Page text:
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In linguistics, the protasis is the "if" clause of an "if-then" sentence. Concerning drama, it is the opening part of a play, usually the first act, in which the major characters are introduced. Both meanings have the sense of something that comes before something else. The "if" clause generally comes first in the sentence, and the characters are introduced before the main action occurs in a play.
A complete conditional sentence contains two clauses: a protasis and an apodosis. The protasis is a subordinate clause, meaning that it cannot stand on its own as a complete sentence. An apodosis, or "then" clause, is the main clause. For example, in the sentence, "If it thunders, then the kitten might hide under the bed," "if it thunders" is the protasis, and "then the kitten might hide under the bed" is the apodosis. The word "then" can be left out of the conditional sentence: "If it thunders, the kitten might hide under the bed."
Several different relationships between the protasis and the apodosis are possible. In the sentence above, the protasis causes the apodosis, as thundering causes the kitten to hide. Other types of conditional sentences contain hypothetical situations that are contrary to fact. For instance, the sentence, "If there were bananas in space, then monkeys could live there," contains two clauses that are not true. Syntactically, the sentence implies that if the first clause were true, then the second would be.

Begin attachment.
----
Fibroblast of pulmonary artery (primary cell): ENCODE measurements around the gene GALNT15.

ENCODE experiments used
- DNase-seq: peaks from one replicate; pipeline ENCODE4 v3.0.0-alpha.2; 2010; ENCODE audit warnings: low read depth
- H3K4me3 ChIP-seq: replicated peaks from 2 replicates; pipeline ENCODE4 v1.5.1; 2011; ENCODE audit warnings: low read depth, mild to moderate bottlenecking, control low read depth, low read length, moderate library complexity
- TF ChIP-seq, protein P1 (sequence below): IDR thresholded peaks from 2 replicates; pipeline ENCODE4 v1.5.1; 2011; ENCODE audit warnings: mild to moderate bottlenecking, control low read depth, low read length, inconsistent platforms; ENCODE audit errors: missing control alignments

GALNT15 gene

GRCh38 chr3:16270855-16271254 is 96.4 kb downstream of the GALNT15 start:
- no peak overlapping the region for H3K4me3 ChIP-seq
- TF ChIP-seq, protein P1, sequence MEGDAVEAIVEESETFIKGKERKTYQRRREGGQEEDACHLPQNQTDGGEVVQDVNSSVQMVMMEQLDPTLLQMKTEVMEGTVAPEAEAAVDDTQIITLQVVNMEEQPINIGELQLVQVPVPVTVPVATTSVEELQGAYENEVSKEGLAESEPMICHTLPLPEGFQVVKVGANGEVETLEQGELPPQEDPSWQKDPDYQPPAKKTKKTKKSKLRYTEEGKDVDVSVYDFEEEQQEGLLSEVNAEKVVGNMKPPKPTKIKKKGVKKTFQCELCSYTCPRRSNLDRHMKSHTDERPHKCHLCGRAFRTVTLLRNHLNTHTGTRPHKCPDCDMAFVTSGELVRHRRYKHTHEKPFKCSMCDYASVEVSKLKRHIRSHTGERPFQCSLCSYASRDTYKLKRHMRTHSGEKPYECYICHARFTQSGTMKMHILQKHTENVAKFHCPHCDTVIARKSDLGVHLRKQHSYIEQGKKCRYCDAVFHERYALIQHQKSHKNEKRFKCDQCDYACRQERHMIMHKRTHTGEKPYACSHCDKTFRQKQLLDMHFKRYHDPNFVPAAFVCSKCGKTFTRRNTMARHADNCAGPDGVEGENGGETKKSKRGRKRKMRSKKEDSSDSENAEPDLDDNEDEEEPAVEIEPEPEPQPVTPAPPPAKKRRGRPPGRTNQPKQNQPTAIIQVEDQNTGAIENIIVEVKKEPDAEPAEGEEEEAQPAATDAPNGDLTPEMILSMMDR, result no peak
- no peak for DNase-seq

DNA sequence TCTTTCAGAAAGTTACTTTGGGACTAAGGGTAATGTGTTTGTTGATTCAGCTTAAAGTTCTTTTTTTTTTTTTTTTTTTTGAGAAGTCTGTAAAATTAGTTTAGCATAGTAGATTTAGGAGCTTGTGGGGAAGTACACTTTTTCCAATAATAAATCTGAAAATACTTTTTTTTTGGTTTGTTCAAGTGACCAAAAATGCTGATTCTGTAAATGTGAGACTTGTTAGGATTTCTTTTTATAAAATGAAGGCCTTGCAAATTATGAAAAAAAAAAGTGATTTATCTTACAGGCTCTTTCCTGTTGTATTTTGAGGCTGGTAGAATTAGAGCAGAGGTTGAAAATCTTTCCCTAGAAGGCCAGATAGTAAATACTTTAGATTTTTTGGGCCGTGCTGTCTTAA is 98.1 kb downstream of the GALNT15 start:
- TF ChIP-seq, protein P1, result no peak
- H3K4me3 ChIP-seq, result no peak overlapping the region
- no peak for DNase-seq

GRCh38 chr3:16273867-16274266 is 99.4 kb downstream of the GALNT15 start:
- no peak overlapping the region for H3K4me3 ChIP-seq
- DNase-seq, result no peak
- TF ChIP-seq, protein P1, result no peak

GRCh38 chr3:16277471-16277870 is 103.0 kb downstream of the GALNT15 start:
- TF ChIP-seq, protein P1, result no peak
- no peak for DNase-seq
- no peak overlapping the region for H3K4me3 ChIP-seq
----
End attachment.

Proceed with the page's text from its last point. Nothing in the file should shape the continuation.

The use of this word in drama dates back to the late Classical period. In traditional Greek and Roman theater, the play is usually introduced by a chorus or single actor who gives the appropriate background to the story. For most modern theater, background information is given by dialogue early in the play. Either type of opening can be described as a protasis.
Hamlet, for example, begins with a scene in which two guards see the ghost of Hamlet's father. During the course of the first act, the ghost tells the story of how Hamlet's uncle murdered him. In this way, the protasis sets up the action for the rest of the play.